Updated 8-September-1997 by PEG

Original by Philip Gibbs and Andre Geim, 18-March-1997

A theorem due to Earnshaw proves that it is not possible to achieve static levitation using any combination of fixed magnets and electric charges. Static levitation means stable suspension of an object against gravity. There are, however, a few ways to levitate by getting round the assumptions of the theorem. In case you are wondering, none of these can be used to generate anti-gravity or to fly a craft without wings or jets.

The proof of Earnshaw's theorem is very simple
if you understand some basic vector calculus. The
static force as a function of position
* F(x)* acting
on any body in vacuum due to gravitation,
electrostatic and magnetostatic fields will always
be divergenceless.

/ / |F(x).dS= | divFdV /S /V

the integral of the radial component of the force over the surface must be equal to the integral of the divergence of the force over the volume inside which is zero. QED!

This theorem even applies to extended bodies which
may even be flexible and conducting so long as they are
not diamagnetic. They will always be
unstable to lateral rigid displacements of the body
in some direction about any position of equilibrium.
You cannot get round it using any combination of fixed
magnets with fixed pendulums or whatever.

*ref:* Earnshaw, W., "On the nature of the molecular
forces which regulate the constitution of the luminferous
ether.", Trans. Camb. Phil. Soc., 7, pp 97-112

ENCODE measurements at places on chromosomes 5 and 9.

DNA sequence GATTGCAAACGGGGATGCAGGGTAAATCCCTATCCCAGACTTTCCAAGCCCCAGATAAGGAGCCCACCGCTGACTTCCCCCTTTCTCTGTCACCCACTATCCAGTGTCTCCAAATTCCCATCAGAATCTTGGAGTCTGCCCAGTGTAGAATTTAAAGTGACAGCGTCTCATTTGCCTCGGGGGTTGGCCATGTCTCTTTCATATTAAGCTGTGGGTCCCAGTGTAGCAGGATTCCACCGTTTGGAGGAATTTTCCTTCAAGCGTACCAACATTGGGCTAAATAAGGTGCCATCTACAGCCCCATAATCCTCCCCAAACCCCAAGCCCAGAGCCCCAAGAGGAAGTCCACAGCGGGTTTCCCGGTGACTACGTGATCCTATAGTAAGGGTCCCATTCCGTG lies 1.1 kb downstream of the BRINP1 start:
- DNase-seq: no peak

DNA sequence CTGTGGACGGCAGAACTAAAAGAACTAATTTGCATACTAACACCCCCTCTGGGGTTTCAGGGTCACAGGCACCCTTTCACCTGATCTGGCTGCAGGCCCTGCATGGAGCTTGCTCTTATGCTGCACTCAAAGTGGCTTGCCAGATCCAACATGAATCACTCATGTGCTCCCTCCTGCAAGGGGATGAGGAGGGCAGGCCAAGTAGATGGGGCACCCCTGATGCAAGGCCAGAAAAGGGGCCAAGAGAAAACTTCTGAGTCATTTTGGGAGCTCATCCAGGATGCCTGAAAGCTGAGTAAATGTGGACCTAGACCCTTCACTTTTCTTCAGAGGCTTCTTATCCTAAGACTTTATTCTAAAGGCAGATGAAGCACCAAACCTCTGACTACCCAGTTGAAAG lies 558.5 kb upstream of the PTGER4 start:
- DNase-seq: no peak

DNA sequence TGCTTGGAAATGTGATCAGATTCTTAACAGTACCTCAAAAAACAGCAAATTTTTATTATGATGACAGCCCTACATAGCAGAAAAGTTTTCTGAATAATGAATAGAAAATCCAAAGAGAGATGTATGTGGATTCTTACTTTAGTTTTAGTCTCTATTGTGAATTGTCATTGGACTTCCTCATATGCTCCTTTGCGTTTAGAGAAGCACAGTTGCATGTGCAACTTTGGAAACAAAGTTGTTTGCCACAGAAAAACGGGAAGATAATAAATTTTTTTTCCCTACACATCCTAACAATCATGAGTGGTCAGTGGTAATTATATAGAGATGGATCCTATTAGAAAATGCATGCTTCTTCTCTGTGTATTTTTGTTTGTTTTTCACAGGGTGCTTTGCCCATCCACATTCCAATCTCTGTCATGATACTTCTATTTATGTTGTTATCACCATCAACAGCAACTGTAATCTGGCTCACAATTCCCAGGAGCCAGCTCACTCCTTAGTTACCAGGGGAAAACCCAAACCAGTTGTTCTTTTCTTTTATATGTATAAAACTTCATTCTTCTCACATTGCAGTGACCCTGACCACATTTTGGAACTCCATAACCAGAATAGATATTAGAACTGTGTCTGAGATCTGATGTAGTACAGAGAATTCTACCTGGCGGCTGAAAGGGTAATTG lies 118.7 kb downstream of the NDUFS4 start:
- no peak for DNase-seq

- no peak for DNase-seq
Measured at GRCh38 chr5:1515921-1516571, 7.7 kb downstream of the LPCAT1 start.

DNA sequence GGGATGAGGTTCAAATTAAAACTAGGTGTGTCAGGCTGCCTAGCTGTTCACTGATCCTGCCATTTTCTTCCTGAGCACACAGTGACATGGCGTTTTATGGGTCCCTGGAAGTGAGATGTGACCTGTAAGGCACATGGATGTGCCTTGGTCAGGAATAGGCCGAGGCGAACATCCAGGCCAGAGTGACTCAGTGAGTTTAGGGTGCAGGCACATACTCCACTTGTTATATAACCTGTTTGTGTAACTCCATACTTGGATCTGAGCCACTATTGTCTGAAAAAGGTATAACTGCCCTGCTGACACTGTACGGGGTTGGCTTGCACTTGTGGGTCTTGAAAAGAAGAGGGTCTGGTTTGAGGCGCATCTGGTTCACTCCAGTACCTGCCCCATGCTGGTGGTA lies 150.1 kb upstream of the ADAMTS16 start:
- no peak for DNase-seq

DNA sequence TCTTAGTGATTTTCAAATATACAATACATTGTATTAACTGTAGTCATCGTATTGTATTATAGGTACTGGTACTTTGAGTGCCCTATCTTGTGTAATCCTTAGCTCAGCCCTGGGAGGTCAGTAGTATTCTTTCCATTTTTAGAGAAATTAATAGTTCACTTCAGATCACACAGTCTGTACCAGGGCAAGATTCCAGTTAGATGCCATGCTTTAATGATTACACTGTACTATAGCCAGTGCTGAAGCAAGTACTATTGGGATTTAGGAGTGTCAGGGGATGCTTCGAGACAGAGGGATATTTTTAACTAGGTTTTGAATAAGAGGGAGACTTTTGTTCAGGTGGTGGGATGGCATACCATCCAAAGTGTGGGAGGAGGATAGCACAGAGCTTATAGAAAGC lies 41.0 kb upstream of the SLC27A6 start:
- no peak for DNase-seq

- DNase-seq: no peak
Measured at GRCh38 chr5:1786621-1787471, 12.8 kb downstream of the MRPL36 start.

(1842)

There are not really exceptions to any theorem but there are ways around it which violate the assumptions. Here are some of them.

**Quantum effects:** Technically any body sitting
on a surface is levitated a microscopic distance above it.
This is due to electromagnetic intermolecular forces and
is not what is really meant by the term "levitation".
Because of the small distances, quantum effects
are significant but Earnshaw's theorem assumes that only
classical physics is relevant.

**Feedback:** If you can detect the position of an
object in space and feed it into a control system which
can vary the strength of electromagnets which are acting on the
object, it is not difficult to keep it levitated. You just
have to program the system to weaken the strength of the
magnet whenever the object approaches it and strengthen
when it moves away. You could even do it with movable
permanent magnets. These methods violate the assumption
of Earnshaw's theorem that the magnets are fixed.
*Electromagnetic suspension* is one system
used in magnetic levitation trains (maglev) such
as the one at Birmingham airport, England. It is also
possible to buy gadgets
which levitate objects in this way.

**Diamagnetism:** It is possible to levitate
superconductors and other diamagnetic materials which
magnetise in the opposite sense to a magnetic field in
which they are placed. This is also used in maglev trains.
It has become common place to
see the new high temperature superconducting materials
levitated in this way. A superconductor is perfectly
diamagnetic which means it expels a magnetic field
(Meissner-Ochsenfeld effect). Other diamagnetic materials